Should you include humorous sidequests in a serious game?

Discussion in 'General Discussion' started by Batman19, Apr 10, 2018.

  1. Batman19

    Batman19 Quest-giver Member

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    Hey, all! I've got a quick question that I was hoping to hear some of your opinions on. If you are playing an RPG where the main scenario has a dark tone, such as FFVI, and the sidequests in the game are mostly humorous, would you appreciate the optional, temporary breaks from the somber mood, or do you think the juxtaposition between dark tone and sidequests meant to elicit hearty chuckles would be too jarring and distract from the main scenario?
     
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  2. FralKritic

    FralKritic Villager Member

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    Hey Batman19! How are you doing? This is a great question.
    I feel that when playing a dark/sad game, it is nice to have some high points, where you can release some of that sad energy. I noticed some games, will use the protagonist childhood as an area for this, but there are some other ways. But in the end, I feel like it's important to keep the player from dropping into a depression, especially if the story is well developed enough to pull the player in. But on the same token, I know some who get annoyed when the story gets interrupted too much for a nonrelevant side quest. In the development process, I feel it's important to make sure your cuts are smooth enough to almost miss :D @Batman19
     
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  3. Dreadshadow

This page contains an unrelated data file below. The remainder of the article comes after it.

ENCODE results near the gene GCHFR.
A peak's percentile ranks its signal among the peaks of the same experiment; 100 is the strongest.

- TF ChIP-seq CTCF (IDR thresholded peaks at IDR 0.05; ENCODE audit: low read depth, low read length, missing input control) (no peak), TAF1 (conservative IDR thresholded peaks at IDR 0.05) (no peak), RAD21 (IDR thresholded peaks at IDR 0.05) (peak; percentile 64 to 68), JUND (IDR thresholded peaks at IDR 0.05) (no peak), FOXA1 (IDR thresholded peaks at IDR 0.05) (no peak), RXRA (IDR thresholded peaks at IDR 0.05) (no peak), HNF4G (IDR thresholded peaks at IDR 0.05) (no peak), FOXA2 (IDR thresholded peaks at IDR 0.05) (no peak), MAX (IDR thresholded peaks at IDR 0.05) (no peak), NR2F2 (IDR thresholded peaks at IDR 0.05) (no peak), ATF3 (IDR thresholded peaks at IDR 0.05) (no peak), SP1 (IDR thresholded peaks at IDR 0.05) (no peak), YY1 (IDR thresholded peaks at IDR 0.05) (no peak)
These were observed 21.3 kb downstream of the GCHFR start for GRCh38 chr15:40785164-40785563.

Dreadshadow Lv 38 Tech Magician Moderator

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    In FF7 there are main quests that are humorous. Usually humor comes before a very dark moment to boost the feeling of the situation by the sudden difference. Not to mention Ultros (FF6).
     
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  4. shadefoundry

    shadefoundry Is Sinistar Veteran

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    Honestly? I think its a good thing for a game to have some humorous elements, regardless of how dark it is. There's so many games that don't and end up coming off as if they take themselves way too seriously, and when you have a scenario where there's like space knights in mechs brawling on the moon and you play it entirely straight, something's gone horribly wrong imho.

    Edit: Then again what do I know, my current project is composed entirely of puns and connecting material that sets up more puns.
     
    Last edited: Apr 10, 2018
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  5. Tai_MT

    Tai_MT Veteran Veteran

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    Real life is not "gritty". Even "gritty" isn't "gritty". Humor exists because terrible and horrible things exist. Humor was invented and works because things are serious and dark and sometimes terrible.

    I'm of the opinion that humor should be about everything. Anything can be funny. Nothing is off limits.

    With that being said... Yes, of course a "dark and gritty" game can have moments of levity. It SHOULD have moments of levity. Feeling one thing the whole time you play a game wears you out. It wears on you as a human being. It's called "running the well dry". See, people can only care about something for so long. And the longer they deal with caring about it, the less care there is to have for it.

    You can see this all the time in Social Media. Something outrageous and terrible happens. Everyone is at their prime of emotional depth for it at the beginning. What happens a week later? Nobody cares anymore. Why? Because it's just a single emotion, pounded into the ground, until you cease caring about it.